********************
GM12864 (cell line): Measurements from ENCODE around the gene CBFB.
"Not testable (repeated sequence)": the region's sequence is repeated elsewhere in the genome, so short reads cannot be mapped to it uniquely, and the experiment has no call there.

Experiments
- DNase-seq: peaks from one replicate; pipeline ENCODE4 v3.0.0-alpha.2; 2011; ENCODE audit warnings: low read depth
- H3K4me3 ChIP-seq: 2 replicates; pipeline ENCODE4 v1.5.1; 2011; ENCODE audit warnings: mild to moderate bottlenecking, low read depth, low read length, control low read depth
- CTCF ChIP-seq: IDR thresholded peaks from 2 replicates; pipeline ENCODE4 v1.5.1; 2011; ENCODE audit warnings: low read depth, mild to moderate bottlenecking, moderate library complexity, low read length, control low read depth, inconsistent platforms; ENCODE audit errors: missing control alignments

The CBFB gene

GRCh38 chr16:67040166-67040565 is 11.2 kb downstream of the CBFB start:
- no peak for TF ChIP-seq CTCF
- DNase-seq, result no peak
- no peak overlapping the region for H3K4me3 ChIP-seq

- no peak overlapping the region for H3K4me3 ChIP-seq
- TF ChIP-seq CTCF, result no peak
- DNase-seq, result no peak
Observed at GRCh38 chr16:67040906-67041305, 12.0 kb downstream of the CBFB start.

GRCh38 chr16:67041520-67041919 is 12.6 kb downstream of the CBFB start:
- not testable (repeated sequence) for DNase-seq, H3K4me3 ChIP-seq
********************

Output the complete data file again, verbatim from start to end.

GM12864 (cell line): Measurements from ENCODE around the gene CBFB.
"Not testable (repeated sequence)": the region's sequence is repeated elsewhere in the genome, so short reads cannot be mapped to it uniquely, and the experiment has no call there.

Experiments
- DNase-seq: peaks from one replicate; pipeline ENCODE4 v3.0.0-alpha.2; 2011; ENCODE audit warnings: low read depth
- H3K4me3 ChIP-seq: 2 replicates; pipeline ENCODE4 v1.5.1; 2011; ENCODE audit warnings: mild to moderate bottlenecking, low read depth, low read length, control low read depth
- CTCF ChIP-seq: IDR thresholded peaks from 2 replicates; pipeline ENCODE4 v1.5.1; 2011; ENCODE audit warnings: low read depth, mild to moderate bottlenecking, moderate library complexity, low read length, control low read depth, inconsistent platforms; ENCODE audit errors: missing control alignments

The CBFB gene

GRCh38 chr16:67040166-67040565 is 11.2 kb downstream of the CBFB start:
- no peak for TF ChIP-seq CTCF
- DNase-seq, result no peak
- no peak overlapping the region for H3K4me3 ChIP-seq

- no peak overlapping the region for H3K4me3 ChIP-seq
- TF ChIP-seq CTCF, result no peak
- DNase-seq, result no peak
Observed at GRCh38 chr16:67040906-67041305, 12.0 kb downstream of the CBFB start.

GRCh38 chr16:67041520-67041919 is 12.6 kb downstream of the CBFB start:
- not testable (repeated sequence) for DNase-seq, H3K4me3 ChIP-seq